On Monday Rollins is hosting a new workshop from Ithaka on "Transitioning to Electronic Only Journals Collections." Six institutions are sending teams to the workshop: Birmingham Southern, Furman, Hobart & William Smith, Macalester, St Olaf, and of course Rollins.
This is the first of three such workshops that we are hosting here at Rollins this year. The other two are a pair of NITLE workshops on social networking softwares: "Social Software for Education: Collaborative Learning and Research Practices" and "Emerging Technologies and the Liberal Arts Campus." But more about those two later.
It will be interesting to see what comes out of Monday's workshop. We are not planning to go "electronic only" in terms of journals any time soon. We see the future as a hybrid of print and digital, albeit increasingly weighted towards digital particularly in terms of mainline peer-reviewed scholarly journals. But this will not be a clean process. In some cases the move from print to digital will so change the journal that the word journal (see sense B I 6) will no longer be relevant. In the others the move may never take place. I am not sure, for instance, that small literary magazines will ever stop being published in print even though they may also have quite well developed web-based versions.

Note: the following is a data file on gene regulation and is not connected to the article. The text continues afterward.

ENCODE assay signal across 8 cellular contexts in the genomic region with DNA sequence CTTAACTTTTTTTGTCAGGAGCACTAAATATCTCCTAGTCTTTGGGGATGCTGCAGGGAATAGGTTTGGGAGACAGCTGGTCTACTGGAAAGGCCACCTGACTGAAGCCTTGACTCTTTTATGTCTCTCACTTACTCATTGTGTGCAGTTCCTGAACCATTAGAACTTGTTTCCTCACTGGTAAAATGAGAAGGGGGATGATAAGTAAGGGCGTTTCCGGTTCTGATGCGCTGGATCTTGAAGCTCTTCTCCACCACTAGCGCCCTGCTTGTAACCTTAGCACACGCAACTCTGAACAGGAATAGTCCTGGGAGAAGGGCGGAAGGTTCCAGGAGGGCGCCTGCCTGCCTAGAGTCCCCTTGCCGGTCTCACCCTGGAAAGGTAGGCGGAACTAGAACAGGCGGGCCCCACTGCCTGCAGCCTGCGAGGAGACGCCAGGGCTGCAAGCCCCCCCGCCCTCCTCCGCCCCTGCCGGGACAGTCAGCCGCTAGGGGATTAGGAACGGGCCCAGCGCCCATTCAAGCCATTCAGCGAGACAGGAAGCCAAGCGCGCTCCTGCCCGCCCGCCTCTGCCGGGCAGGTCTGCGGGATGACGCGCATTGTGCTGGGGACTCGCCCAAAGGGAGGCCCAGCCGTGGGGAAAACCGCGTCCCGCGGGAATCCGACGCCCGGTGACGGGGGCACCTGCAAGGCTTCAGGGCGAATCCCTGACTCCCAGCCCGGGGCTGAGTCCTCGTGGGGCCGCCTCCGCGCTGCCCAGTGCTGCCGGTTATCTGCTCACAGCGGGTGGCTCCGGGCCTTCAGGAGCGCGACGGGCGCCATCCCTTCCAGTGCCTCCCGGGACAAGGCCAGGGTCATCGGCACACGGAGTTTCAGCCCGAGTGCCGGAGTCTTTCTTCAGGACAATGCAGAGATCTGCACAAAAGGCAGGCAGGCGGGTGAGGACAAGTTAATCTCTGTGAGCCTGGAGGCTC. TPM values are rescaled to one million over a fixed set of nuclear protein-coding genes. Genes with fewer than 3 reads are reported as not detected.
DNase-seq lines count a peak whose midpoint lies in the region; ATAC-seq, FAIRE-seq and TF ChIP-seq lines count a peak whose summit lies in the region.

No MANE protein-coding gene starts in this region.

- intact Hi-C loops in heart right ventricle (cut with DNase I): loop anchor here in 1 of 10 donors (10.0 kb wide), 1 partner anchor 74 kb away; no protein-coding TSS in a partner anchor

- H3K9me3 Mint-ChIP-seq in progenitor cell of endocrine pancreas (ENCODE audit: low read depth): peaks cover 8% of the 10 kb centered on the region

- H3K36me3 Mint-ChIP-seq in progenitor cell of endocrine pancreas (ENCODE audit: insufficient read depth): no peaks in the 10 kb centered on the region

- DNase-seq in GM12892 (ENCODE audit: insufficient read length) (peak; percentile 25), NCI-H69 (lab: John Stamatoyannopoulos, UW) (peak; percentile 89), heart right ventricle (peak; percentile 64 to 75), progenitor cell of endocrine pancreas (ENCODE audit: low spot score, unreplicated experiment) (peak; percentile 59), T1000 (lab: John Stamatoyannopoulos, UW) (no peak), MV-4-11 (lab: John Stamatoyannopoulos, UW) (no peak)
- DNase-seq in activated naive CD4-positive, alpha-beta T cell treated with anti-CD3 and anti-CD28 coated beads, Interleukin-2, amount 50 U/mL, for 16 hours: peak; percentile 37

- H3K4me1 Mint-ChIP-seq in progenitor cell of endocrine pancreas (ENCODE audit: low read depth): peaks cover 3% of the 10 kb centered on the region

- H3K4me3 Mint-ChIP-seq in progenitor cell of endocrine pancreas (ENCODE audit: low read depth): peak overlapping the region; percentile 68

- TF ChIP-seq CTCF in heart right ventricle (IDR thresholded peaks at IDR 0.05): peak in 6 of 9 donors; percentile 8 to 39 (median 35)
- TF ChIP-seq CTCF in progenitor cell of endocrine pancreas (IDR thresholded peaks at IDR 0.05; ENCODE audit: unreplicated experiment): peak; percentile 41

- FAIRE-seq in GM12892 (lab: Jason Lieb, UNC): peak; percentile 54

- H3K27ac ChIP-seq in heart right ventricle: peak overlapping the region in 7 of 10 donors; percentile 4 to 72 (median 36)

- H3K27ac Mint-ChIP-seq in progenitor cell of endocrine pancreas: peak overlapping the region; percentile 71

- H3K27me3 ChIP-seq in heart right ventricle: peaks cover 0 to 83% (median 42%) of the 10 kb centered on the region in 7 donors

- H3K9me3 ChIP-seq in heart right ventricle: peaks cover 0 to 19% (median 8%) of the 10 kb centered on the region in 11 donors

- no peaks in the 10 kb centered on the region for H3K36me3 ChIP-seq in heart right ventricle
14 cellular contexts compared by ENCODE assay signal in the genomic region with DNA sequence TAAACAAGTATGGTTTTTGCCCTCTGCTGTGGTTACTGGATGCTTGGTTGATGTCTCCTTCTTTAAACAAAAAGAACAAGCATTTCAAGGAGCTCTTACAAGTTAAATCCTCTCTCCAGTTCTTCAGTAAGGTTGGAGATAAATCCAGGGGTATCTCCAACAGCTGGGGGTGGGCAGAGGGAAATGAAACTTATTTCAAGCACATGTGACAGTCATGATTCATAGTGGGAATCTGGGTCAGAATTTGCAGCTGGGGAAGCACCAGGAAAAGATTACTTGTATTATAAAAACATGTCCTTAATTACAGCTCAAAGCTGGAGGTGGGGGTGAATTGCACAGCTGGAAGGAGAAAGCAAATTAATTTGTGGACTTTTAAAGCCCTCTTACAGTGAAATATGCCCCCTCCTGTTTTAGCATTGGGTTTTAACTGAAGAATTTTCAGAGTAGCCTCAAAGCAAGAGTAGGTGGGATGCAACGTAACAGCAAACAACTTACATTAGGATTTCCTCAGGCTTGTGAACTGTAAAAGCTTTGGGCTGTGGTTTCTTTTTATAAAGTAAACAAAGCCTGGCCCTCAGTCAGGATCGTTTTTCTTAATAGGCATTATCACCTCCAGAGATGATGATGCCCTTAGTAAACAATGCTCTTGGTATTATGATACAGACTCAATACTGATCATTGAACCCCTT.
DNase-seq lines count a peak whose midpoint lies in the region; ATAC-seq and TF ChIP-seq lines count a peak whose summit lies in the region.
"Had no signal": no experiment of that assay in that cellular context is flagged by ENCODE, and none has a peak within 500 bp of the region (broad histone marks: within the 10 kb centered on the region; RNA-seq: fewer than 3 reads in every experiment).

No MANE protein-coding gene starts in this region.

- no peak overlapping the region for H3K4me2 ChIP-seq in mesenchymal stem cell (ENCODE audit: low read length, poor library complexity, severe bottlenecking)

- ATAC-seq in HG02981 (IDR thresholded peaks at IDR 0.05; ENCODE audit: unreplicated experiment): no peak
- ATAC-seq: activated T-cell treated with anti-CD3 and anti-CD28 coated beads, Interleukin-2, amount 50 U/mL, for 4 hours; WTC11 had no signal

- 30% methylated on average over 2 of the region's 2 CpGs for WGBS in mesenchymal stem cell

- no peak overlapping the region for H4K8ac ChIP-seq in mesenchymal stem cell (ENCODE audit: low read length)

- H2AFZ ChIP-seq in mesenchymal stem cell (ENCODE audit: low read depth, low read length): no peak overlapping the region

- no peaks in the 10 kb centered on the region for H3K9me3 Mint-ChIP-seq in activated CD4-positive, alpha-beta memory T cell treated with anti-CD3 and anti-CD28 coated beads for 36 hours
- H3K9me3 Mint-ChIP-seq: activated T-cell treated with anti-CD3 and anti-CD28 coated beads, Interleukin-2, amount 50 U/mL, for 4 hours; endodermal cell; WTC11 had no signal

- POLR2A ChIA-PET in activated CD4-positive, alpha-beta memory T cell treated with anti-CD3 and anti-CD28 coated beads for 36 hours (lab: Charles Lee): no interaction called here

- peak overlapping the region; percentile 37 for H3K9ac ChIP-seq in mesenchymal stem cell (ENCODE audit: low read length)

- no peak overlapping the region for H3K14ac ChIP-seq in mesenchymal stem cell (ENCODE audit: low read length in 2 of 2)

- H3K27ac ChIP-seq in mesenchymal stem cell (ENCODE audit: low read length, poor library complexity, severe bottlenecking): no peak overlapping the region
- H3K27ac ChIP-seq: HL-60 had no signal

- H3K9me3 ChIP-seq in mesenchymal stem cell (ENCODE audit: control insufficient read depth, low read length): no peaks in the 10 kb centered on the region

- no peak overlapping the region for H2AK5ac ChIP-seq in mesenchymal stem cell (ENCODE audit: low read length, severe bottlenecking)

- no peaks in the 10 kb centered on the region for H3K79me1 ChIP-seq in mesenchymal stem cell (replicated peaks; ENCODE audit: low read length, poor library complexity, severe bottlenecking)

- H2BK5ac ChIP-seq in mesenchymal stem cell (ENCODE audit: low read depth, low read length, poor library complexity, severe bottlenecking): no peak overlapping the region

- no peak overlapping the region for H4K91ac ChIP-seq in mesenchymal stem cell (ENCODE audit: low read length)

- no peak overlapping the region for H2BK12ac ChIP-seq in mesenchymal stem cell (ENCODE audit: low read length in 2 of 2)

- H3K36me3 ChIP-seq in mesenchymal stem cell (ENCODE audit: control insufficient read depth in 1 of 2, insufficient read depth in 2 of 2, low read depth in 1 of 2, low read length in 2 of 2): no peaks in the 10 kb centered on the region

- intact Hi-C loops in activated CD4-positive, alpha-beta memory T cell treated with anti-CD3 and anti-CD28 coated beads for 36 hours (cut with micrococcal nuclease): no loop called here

In any event this will be a tough transition for most libraries and the communities they serve. One recent example of how tough this could be comes from Sandia National Laboratories. I am not sure of the whole story of what they are doing with their library, but the library profession is abuzz with opposition to what is described as closing the physical library and moving to online only library services and collections. Sandia announces this move here. Here are the Special Library Association and the American Library Association responses. Obviously, this concerns more than just journals, but my guess is that online journal access is a big part of this.